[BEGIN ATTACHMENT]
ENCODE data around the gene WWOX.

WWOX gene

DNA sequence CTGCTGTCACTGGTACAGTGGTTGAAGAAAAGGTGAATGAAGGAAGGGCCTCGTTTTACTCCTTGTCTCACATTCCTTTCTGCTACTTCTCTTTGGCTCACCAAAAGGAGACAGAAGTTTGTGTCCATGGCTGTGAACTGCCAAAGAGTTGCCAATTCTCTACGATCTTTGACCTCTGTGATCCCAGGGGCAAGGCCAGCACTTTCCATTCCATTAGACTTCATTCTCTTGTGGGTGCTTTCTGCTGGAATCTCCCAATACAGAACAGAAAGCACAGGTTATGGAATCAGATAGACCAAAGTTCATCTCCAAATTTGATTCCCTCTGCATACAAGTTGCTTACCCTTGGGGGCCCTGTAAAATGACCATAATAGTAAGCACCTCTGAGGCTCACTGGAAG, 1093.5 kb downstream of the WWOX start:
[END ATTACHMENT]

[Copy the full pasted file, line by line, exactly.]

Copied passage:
ENCODE data around the gene WWOX.

WWOX gene

DNA sequence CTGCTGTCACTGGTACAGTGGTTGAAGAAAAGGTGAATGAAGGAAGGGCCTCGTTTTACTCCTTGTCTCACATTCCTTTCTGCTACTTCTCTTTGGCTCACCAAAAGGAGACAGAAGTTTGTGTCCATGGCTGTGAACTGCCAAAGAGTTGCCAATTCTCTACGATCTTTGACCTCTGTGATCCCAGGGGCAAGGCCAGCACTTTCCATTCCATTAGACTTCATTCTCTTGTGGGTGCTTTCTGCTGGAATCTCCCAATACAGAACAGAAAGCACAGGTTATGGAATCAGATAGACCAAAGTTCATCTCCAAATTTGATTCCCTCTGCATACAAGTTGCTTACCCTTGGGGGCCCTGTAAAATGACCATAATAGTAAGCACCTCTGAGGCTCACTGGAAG, 1093.5 kb downstream of the WWOX start: